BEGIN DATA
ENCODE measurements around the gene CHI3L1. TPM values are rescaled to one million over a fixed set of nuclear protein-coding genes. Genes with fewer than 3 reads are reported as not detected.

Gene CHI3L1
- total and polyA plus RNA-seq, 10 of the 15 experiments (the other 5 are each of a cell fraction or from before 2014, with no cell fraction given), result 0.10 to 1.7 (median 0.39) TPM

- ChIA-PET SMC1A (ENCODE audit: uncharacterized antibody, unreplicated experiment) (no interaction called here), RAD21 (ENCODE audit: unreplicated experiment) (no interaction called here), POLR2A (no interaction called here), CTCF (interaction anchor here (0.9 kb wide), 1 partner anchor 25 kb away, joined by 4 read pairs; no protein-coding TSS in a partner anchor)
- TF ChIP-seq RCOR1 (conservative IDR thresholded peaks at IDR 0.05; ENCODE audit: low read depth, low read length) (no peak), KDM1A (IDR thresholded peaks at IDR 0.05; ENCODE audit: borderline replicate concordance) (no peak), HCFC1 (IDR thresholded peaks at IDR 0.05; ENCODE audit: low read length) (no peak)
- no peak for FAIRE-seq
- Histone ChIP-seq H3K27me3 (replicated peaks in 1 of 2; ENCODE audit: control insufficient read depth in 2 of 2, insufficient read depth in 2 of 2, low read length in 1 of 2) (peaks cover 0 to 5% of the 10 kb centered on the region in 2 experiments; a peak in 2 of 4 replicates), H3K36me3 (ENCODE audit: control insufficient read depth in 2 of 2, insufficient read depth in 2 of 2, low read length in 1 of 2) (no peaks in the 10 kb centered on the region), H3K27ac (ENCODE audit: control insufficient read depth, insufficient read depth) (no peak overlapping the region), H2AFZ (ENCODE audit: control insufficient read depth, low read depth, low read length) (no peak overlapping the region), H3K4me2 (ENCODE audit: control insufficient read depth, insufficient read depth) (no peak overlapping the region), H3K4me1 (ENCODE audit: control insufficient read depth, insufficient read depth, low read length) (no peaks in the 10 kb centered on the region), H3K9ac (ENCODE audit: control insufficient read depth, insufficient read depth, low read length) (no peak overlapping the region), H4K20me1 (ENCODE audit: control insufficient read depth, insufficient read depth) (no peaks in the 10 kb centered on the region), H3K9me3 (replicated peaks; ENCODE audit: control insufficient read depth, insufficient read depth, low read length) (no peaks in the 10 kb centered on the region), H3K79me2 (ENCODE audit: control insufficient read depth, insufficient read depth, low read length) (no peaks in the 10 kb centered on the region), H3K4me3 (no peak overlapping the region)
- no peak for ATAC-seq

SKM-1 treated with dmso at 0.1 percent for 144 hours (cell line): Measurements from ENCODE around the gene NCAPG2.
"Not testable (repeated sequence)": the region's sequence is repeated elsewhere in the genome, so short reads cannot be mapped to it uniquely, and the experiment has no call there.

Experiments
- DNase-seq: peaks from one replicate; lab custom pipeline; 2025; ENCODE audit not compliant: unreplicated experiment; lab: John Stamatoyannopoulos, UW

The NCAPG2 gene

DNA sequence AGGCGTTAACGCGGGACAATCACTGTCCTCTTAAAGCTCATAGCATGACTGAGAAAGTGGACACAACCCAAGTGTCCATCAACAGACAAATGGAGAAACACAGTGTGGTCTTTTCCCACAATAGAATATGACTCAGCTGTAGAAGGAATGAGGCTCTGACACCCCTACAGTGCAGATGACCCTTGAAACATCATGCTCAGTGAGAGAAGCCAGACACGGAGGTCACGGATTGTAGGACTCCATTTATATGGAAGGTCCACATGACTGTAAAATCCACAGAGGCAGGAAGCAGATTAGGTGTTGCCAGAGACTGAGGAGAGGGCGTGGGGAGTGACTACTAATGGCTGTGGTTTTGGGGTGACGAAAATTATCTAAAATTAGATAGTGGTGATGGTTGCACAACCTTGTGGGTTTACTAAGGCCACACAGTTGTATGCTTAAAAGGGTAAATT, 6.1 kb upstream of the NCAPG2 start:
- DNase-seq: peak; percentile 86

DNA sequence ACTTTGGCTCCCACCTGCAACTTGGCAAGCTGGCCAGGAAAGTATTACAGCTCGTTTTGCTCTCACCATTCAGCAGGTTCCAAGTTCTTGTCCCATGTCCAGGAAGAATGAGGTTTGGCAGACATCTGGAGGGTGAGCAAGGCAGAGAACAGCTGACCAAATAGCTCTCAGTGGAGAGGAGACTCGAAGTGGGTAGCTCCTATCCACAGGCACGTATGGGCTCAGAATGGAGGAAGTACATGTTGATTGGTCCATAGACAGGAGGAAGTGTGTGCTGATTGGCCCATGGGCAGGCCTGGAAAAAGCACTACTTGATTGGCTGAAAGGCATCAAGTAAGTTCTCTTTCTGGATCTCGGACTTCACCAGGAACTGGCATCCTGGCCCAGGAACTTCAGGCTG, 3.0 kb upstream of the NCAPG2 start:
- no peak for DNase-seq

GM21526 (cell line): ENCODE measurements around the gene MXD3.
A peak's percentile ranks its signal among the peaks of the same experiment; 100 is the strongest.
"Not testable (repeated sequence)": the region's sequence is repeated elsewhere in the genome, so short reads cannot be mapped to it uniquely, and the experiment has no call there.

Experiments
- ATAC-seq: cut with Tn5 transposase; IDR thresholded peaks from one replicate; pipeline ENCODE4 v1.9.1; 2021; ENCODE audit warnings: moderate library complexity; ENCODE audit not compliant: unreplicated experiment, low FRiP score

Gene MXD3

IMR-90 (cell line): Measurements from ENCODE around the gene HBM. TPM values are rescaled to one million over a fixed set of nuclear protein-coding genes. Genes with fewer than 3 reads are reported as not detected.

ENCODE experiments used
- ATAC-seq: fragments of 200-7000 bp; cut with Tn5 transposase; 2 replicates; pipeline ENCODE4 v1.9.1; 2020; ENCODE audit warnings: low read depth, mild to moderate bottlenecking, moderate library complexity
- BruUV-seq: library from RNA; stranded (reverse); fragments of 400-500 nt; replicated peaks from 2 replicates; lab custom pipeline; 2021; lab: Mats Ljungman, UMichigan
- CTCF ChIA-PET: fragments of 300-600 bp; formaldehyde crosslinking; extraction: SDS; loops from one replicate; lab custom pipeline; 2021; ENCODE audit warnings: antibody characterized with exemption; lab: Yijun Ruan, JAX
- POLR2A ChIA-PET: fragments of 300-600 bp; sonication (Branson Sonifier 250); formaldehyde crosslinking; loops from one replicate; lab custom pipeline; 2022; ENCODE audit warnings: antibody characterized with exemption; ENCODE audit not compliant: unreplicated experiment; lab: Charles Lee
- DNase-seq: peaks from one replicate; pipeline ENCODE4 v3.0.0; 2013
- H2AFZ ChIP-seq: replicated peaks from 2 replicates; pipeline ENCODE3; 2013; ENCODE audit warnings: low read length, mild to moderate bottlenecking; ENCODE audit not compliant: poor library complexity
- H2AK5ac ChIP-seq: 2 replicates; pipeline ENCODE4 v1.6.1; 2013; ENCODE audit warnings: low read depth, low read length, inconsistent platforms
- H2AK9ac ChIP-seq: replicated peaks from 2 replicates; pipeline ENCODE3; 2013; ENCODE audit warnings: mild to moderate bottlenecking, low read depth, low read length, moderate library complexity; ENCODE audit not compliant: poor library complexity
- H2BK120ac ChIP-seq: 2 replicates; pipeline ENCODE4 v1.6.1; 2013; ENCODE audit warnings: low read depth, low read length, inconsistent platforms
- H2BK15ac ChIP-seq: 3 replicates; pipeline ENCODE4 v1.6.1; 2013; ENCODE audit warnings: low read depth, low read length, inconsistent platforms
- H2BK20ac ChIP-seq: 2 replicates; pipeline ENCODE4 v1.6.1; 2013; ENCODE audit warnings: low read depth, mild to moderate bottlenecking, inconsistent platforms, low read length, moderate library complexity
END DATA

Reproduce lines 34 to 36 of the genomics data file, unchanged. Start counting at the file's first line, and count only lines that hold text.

- H2BK120ac ChIP-seq: 2 replicates; pipeline ENCODE4 v1.6.1; 2013; ENCODE audit warnings: low read depth, low read length, inconsistent platforms
- H2BK15ac ChIP-seq: 3 replicates; pipeline ENCODE4 v1.6.1; 2013; ENCODE audit warnings: low read depth, low read length, inconsistent platforms
- H2BK20ac ChIP-seq: 2 replicates; pipeline ENCODE4 v1.6.1; 2013; ENCODE audit warnings: low read depth, mild to moderate bottlenecking, inconsistent platforms, low read length, moderate library complexity